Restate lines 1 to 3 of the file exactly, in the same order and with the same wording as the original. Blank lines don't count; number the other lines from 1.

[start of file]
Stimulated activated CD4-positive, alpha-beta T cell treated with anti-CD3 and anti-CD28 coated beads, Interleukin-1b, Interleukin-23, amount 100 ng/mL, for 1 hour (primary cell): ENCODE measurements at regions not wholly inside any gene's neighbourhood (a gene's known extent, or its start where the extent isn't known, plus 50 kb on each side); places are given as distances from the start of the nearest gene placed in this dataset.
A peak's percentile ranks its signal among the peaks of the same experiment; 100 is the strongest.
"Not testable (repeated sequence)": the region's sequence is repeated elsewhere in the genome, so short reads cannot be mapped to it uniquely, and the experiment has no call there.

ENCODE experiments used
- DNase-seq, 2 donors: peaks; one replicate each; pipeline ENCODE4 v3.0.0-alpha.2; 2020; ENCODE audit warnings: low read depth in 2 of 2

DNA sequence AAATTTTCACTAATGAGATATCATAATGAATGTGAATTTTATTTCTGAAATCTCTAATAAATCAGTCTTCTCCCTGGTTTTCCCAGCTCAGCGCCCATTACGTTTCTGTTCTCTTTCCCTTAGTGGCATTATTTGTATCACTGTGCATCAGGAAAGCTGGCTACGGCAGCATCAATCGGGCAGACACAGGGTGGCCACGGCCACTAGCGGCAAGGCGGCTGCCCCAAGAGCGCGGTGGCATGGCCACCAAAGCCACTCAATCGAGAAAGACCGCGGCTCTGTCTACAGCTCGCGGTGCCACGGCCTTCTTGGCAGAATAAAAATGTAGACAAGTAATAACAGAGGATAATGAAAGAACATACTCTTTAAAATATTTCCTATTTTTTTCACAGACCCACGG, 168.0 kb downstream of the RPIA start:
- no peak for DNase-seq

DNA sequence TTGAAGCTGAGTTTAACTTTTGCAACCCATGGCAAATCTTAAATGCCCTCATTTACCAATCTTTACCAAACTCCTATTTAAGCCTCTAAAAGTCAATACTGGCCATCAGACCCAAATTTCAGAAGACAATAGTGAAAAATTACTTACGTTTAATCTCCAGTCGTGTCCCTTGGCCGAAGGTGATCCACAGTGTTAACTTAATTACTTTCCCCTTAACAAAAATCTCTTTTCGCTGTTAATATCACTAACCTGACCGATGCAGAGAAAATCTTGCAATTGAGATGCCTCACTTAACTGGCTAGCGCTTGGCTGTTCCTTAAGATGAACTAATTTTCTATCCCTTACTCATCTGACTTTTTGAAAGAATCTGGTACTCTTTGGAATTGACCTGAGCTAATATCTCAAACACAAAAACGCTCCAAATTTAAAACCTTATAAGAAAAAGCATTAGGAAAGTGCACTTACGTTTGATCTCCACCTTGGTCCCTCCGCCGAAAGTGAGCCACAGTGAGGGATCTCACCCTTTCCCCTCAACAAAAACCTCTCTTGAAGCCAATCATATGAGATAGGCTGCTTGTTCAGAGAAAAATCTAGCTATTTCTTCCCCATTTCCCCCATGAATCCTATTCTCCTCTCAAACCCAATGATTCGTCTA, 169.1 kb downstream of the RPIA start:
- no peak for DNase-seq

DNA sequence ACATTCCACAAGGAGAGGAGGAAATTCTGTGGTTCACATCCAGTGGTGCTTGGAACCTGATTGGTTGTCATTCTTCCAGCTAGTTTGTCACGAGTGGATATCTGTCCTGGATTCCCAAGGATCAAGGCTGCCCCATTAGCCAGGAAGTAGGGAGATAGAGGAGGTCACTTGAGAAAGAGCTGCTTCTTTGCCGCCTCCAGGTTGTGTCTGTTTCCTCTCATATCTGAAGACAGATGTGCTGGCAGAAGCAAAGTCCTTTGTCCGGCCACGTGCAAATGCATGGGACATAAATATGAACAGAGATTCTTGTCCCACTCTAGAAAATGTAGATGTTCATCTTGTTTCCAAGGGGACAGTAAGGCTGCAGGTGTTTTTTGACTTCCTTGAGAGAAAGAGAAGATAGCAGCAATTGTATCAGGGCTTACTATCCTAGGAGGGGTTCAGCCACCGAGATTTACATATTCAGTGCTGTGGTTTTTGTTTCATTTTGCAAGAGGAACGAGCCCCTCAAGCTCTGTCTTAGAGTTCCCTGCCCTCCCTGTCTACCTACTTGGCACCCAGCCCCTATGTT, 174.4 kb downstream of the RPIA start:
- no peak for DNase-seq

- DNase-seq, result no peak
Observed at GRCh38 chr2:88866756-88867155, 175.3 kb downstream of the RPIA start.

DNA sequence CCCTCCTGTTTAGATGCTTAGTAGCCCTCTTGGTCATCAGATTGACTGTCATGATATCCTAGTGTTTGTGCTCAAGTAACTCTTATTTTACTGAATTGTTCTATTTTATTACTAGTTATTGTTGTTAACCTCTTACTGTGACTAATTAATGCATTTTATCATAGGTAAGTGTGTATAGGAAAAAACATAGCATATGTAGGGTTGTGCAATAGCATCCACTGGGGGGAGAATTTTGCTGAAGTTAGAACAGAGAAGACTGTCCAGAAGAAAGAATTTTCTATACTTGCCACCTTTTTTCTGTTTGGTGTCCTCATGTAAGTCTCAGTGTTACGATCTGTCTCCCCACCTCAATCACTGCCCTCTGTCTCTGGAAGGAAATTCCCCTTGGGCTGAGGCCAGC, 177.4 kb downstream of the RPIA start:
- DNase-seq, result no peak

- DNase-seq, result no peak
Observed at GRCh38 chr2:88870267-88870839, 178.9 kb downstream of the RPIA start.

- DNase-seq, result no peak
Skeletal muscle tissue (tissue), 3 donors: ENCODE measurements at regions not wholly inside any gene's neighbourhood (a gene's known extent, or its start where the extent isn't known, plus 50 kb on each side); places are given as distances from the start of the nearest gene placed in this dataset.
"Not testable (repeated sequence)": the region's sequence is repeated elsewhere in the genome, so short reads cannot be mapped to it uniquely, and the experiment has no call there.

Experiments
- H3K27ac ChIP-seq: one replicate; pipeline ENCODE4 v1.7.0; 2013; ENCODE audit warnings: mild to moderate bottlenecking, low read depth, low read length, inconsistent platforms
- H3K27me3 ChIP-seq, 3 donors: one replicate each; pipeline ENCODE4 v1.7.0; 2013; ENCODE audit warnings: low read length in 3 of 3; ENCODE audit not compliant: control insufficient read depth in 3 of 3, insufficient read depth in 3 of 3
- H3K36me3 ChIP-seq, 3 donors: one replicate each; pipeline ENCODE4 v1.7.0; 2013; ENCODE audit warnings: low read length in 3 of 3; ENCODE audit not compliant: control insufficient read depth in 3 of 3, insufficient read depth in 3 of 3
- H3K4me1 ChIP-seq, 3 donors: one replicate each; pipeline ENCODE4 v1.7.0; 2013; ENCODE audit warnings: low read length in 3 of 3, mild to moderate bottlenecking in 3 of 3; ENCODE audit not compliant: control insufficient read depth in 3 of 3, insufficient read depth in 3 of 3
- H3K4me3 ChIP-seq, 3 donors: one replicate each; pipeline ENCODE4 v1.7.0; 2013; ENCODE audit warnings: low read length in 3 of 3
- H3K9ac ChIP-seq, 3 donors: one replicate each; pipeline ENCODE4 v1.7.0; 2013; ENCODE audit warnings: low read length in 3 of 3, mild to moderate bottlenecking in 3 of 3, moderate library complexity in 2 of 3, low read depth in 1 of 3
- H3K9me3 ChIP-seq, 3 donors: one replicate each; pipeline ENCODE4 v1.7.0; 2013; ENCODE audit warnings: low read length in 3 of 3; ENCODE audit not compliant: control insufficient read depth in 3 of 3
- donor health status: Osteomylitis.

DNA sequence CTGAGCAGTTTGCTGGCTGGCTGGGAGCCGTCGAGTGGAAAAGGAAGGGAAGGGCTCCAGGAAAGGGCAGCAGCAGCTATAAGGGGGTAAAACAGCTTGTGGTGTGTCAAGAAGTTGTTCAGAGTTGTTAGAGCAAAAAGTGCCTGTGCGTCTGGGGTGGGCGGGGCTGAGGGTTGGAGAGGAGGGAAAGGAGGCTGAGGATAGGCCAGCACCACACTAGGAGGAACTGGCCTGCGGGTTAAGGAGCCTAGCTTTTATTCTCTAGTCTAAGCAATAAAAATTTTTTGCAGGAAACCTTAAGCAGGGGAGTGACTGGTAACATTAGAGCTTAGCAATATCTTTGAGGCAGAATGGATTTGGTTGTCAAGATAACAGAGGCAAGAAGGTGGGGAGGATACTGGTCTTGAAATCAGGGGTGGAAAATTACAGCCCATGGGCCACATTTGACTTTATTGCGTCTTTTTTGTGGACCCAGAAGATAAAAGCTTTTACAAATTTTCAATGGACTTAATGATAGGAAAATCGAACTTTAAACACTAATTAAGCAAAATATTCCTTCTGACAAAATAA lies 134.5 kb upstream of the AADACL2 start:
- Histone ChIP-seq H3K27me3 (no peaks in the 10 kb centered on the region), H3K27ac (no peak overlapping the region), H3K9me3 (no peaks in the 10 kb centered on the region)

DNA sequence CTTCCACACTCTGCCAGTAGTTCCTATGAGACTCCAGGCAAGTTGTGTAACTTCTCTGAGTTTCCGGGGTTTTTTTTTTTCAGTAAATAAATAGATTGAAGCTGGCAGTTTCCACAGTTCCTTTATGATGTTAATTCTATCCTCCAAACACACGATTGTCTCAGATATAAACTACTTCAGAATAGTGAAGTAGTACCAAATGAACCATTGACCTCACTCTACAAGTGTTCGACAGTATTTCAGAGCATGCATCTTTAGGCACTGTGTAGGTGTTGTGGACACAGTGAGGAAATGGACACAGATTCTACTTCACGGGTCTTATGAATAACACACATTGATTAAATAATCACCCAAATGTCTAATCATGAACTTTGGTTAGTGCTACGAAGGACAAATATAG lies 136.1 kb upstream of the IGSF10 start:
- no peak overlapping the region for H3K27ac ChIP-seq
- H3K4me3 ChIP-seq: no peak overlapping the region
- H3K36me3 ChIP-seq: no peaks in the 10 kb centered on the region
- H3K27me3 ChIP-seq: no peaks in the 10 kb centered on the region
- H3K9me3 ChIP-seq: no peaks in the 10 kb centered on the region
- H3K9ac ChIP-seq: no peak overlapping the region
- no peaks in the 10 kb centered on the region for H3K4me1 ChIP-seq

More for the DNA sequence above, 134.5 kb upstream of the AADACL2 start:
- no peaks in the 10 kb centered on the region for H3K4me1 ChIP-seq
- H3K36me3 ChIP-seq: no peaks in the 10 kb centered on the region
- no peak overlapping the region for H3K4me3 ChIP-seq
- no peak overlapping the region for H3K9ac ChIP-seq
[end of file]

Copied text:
Stimulated activated CD4-positive, alpha-beta T cell treated with anti-CD3 and anti-CD28 coated beads, Interleukin-1b, Interleukin-23, amount 100 ng/mL, for 1 hour (primary cell): ENCODE measurements at regions not wholly inside any gene's neighbourhood (a gene's known extent, or its start where the extent isn't known, plus 50 kb on each side); places are given as distances from the start of the nearest gene placed in this dataset.
A peak's percentile ranks its signal among the peaks of the same experiment; 100 is the strongest.
"Not testable (repeated sequence)": the region's sequence is repeated elsewhere in the genome, so short reads cannot be mapped to it uniquely, and the experiment has no call there.